A View From Studio 3: Dozier doing things right
Second baseman emerging as star as he leads team in homers, runs
Meet Brian Dozier. A fundamentally sound, humble and hard-working baseball player you'd like your kid to emulate. My eight-minute phone interview with him was as enjoyable as watching him play.
The Twins second baseman is a power hitter, elite defender and, oh, by the way, a musician. I'll get to the music piece of the story later. In the opinion of many, he should also be an All-Star when the Midsummer Classic takes place in his home park of Target Field.
"I really don't think about it," Dozier said. "If you're an All-Star you're an All-Star. If you're not, you're not. But at the same time, it would be a great achievement, especially being here at Target Field. I feel that we have a bunch of guys who deserve to play in the All Star game. If you're going to make one, this year would be the one to make in front of your home crowd and everything like that. We'll see what happens."
What's happened so far this season has been fantastic. The 27-year-old from Tupelo, Miss., leads the Twins in homers, walks, runs and stolen bases. He's a one-man wrecking crew who plays winning baseball for an organization that preaches doing things the right way.
A blue-collar guy from a blue-collar college program at Southern Mississippi, Dozier is the perfect fit in Minnesota. He says he was "blessed" to be drafted by the Twins in the eighth round of the 2009 Draft. The organization's expectation and his style are a perfect marriage. Many refer to that style as the "Twins Way."
"It all boils down to doing things the right way in all aspects of the game on and off the field," Dozier said. "Little things like taking off and running every single ball out. Getting guys over every single time 100 percent of the time, that kind of thing helps win ballgames."
So it comes as no surprise that as a youngster Dozier's favorite player was Derek Jeter. It wasn't until he mentioned David Eckstein, Hunter Pence, Ben Zobrist and Dustin Pedroia as other players he looks up to that I realized the full magnitude of his grit.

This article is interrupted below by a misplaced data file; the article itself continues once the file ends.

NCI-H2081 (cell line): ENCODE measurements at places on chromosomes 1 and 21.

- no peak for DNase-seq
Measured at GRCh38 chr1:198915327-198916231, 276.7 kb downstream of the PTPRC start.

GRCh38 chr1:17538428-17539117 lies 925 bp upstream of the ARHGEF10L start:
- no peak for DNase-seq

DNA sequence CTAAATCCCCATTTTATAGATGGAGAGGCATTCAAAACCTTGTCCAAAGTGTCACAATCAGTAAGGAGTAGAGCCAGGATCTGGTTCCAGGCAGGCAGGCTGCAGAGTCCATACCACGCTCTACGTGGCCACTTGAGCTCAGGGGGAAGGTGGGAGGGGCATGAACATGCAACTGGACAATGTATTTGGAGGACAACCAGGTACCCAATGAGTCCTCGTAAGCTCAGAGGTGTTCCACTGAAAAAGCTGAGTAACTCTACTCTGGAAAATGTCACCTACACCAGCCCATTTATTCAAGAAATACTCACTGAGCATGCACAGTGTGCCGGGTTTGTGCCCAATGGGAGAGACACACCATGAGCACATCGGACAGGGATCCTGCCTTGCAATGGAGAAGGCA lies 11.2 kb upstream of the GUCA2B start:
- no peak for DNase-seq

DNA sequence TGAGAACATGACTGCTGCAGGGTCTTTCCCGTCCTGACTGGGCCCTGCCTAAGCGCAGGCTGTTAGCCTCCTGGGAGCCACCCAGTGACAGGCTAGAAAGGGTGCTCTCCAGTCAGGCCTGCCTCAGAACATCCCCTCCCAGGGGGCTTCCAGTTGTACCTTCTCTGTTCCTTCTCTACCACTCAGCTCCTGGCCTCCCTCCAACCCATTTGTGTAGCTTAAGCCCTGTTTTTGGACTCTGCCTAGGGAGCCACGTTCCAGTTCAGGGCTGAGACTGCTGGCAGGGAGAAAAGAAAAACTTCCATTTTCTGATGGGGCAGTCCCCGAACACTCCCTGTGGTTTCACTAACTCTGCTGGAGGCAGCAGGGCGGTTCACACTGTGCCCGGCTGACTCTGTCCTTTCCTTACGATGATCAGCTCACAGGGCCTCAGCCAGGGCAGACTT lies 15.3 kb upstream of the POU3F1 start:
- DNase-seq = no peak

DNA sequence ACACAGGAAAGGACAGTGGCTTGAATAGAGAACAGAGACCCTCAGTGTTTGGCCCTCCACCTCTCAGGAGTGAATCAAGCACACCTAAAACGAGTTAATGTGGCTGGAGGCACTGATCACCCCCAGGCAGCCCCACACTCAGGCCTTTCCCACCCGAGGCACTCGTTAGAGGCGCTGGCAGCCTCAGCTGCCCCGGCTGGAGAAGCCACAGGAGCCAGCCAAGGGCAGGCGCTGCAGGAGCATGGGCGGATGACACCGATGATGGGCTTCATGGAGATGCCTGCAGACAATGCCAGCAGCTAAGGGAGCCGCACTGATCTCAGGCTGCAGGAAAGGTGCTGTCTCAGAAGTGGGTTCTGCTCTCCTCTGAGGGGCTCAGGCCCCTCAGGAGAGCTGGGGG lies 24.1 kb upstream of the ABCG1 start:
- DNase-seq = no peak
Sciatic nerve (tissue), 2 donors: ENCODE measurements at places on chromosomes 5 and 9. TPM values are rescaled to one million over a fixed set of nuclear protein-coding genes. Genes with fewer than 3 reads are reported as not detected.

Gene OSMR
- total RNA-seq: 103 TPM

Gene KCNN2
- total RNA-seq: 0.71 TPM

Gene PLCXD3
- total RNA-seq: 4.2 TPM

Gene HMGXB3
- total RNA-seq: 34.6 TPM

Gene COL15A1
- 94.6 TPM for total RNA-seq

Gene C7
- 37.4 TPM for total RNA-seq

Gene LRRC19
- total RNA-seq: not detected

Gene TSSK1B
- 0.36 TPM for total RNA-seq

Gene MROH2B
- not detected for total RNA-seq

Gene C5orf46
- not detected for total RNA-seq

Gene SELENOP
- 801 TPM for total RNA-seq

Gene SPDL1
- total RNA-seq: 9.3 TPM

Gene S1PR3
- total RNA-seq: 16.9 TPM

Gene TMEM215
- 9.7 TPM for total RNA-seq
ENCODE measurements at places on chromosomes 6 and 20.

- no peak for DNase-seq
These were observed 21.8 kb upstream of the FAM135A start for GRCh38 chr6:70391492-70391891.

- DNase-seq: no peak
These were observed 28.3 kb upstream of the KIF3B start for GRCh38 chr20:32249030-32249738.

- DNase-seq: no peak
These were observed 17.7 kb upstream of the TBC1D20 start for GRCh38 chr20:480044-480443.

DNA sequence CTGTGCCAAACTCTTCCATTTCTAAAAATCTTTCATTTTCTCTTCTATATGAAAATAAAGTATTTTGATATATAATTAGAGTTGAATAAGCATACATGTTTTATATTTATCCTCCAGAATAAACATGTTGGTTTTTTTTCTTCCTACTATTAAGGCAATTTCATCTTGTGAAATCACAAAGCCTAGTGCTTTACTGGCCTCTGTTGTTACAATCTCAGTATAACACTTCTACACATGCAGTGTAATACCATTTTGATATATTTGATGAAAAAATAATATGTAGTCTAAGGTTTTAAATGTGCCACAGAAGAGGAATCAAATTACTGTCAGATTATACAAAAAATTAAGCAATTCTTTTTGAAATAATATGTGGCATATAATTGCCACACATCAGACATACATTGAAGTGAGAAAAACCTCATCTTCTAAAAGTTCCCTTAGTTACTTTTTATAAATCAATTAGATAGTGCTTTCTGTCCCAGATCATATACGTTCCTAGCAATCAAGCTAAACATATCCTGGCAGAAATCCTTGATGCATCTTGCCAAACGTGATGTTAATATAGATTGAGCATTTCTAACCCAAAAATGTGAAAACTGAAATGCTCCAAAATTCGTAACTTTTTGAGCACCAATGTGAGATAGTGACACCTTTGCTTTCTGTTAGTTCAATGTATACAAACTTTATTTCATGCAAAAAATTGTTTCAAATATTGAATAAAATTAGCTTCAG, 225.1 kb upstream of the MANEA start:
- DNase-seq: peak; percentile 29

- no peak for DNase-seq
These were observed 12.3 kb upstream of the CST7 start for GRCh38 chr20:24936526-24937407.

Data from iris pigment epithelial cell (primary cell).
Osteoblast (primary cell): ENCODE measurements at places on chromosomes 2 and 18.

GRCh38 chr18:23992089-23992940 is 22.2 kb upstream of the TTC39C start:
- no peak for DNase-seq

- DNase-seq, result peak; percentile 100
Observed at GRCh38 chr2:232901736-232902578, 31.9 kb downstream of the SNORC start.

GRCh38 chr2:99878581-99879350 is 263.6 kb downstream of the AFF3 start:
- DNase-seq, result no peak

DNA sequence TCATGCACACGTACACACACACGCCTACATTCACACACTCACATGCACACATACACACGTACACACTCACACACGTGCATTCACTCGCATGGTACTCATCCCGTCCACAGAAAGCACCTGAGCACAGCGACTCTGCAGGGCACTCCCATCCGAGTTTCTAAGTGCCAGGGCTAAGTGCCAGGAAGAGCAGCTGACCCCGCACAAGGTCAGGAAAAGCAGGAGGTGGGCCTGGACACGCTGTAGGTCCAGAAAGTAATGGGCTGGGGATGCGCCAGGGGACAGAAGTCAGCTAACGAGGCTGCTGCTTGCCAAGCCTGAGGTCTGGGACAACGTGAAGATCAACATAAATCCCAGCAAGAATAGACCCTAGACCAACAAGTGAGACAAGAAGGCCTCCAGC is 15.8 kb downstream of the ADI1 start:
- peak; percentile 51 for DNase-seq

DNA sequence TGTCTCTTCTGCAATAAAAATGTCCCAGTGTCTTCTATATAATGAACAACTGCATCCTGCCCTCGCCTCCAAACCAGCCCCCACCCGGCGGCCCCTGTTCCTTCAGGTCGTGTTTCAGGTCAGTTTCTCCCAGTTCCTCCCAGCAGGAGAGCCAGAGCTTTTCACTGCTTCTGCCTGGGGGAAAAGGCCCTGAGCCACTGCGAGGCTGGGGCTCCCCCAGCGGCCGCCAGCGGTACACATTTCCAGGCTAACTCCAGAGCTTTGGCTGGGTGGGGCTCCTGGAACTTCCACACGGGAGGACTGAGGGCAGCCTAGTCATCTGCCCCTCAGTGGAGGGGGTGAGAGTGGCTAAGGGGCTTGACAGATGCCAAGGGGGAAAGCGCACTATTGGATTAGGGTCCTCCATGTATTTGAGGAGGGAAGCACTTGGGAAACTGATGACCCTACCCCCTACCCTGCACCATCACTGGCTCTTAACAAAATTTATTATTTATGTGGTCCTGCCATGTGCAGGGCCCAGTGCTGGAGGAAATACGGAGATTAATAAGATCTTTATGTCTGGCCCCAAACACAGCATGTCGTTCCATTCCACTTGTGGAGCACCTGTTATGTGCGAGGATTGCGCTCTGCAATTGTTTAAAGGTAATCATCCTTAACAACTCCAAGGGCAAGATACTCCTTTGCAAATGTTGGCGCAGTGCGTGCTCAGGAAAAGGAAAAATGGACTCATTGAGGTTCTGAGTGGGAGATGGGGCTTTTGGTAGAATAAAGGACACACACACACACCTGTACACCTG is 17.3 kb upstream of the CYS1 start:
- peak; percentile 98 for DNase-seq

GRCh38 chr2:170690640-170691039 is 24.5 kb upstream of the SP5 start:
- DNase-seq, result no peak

So far in 2014, thanks in large part to Dozier's work ethic and talents, the Twins have won more ballgames than many expected. They enter the final weekend in May just three games under .500 and only 3 1/2 games back in a wide-open Wild Card race.
Dozier points to improved pitching as a major reason for improved results in 2014. But he also makes it clear that the vibe inside the clubhouse has changed dramatically from '13. Its "night and day from last year," when the Twins came to the yard trying not to lose. That approach didn't work too well because they lost 96 games. This year's club comes to the park knowing it has a chance to win.
"The presence in the clubhouse is a lot better. Bringing in some older guys like [Jason] Kubel and [Kurt] Suzuki who have actually won up here. That means a lot. "
A third of the way through this season, The Twins are garnering national attention and striking a chord with the Minnesota faithful. That's something Dozier can relate to. When he's not covered in dirt from head to toe, he's strumming his banjo, his guitar or tickling the keys on a piano. Back in college after he finished his degree, Dozier was the lead guitarist in a band named Silky Smooth. They'd play college towns in Mississippi, making music and having a grand time.
"I don't know how Silky Smooth we were but it was a lot of fun," Dozier said.
So is watching Dozier grow into a rising star and hopefully an All-Star this summer at Target Field.